Brooklyn School’s educational freedom more and more threatened over Israel occasion | Glenn Greenwald
On Tuesday, I wrote about a brewing controversy that was threatening the academic freedom of Brooklyn College (see Item 7). The controversy was triggered by the sponsorship of the school’s Political Science department of an event, scheduled for 7 February, featuring two advocates of the Boycott, Divestment and Sanctions movement (BDS) aimed at stopping Israeli oppression of the Palestinians [one speaker is a Palestinian (Omar Barghouti) and the other a Jewish American (philosopher Judith Butler)]. The event is being co-sponsored by numerous student and community groups, including Students for Justice in Palestine, the college’s LGBT group, pro-Palestinian Jewish organizations, and an Occupy Wall Street group.
When I wrote about this earlier in the week, opposition to the event was confined to the usual suspects devoted to so-called “pro-Israel” advocacy, including many with a long history of trying to destroy anyone critical of the Israeli government. The controversy was largely fueled by BC alumnus Alan Dershowitz, who denounced the event in a New York York Daily News Op-Ed as a “hate orgy”. Dershowitz – with whom I had a lengthy and contentious email exchange yesterday on this and other topics (see below) – previously led the successful campaign to pressure DePaul University into denying tenure to long-time Israel critic Norman Finkelstein (after his tenure had been approved by an academic committee), all but destroying Finkelstein’s career as an academic.
Dershowitz has been joined in his current crusade by a cast of crazed and fanatical Israel-centric characters such as Brooklyn State Assembly member Dov Hikind. Ignoring the BDS movement’s explicit non-violence stance, Hikind publicly (and falsely) claimed that the event speakers (to whom he referred as “Barghouti and…the lady”) “think Hamas and Hezbollah are nice organizations, and they probably feel the same way about al-Qaida”.
Hikind called on the college’s President, Karen Gould, to resign, recklessly insinuating (needless to say) that she’s an anti-Semite: “Perhaps President Gould wasn’t bullied; maybe she secretly approves. . . . I can only speculate to what her motivation or lack of motivation is in allowing this irresponsible endorsement of this loathsome event by her College.” In 2011, Hikind led the campaign to force Brooklyn College to fire the young adjunct professor Kristofer Petersen-Overton for the crime of writing a pro-Palestinian paper (after firing him, the college rehired him days later).
One of the key members of Brooklyn College’s board of trustees, Jeffrey Wiesenfeld, is notorious for having led the 2011 effort to block CUNY from granting an honorary degree to Tony Kushner in light of Kushner’s Israel criticisms (“My mother would call Tony Kushner a kapo,” Wiesenfeld said of the Jewish playwright). When a New York Times reporter writing about the Kushner controversy asked Wiesenfeld whether one side of the Israel/Palestine debate should be suppressed, Wiesenfeld objected that “the comparison sets up a moral equivalence.” When the Times reporter asked him: “equivalence between what and what?”, Wiesenfeld replied: “between the Palestinians and Israelis. People who worship death for their children are not human.”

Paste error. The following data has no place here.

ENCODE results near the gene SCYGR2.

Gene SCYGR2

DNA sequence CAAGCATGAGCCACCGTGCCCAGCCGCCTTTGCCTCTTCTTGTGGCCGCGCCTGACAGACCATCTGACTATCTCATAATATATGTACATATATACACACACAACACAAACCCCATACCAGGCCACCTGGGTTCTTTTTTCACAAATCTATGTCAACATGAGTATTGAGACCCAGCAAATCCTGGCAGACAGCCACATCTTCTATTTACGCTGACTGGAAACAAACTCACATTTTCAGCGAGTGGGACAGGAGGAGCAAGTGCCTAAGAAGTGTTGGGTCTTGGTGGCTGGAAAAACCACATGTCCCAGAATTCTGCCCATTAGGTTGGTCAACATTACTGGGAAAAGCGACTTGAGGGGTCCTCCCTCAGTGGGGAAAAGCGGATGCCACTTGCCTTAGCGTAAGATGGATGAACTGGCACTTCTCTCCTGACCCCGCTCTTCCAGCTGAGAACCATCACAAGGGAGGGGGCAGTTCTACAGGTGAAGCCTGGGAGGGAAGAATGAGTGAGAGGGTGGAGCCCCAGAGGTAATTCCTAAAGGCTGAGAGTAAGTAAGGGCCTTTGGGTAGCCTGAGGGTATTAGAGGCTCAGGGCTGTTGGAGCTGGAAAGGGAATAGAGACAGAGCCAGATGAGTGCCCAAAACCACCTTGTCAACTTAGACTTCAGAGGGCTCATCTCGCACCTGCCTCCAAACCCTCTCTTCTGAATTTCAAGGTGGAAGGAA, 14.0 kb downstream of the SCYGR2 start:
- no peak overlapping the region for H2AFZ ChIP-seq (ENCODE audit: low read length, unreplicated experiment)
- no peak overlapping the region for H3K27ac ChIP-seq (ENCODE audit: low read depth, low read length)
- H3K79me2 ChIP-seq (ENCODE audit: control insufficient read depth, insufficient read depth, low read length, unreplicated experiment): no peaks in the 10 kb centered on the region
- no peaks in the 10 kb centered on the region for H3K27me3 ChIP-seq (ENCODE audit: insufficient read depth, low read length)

Meanwhile, the neocon editorial page of the New York Daily News decreed that “Brooklyn College is no place for an Israel-bashing lecture”. Some Jewish students demanded that the Department rescind its sponsorship by cynically conflating criticism of Israel with anti-Semitism, complaining that the event will “condone and legitimize anti-Jewish bigotry” and “contribute significantly to a hostile environment for Jewish students on our campus”.
In sum, the ugly lynch mob now assembled against Brooklyn College and its academic event is all too familiar in the US when it comes to criticism of and activism against Israeli government policy. Indeed, in the US, there are few more efficient ways to have your reputation and career as a politician or academic destroyed than by saying something perceived as critical of Israel. This is not news. Ask Chas Freeman. Or Ocatavia Nasr. Or Finkelstein. Or Juan Cole. Or Stephen Walt. Or Chuck Hagel.
But this controversy has now significantly escalated in seriousness because numerous New York City elected officials have insinuated themselves into this debate by trying to dictate to the school’s professors what type of events they are and are not permitted to hold. Led by Manhattan’s fanatical pro-Israel “liberal” Congressman Jerrold Nadler and two leading New York mayoral candidates – Council speaker Christine Quinn and former city comptroller William Thompson – close to two dozen prominent City officials have signed onto a letter to college President Gould pronouncing themselves “concerned that an academic department has decided to formally endorse an event that advocates strongly for one side of a highly-charged issue” and “calling for Brooklyn College’s Political Science Department to withdraw their endorsement of this event.” As a result, the “scandal” has now landed in The New York Times, and – for obvious reasons – the pressure on school administrators is immense.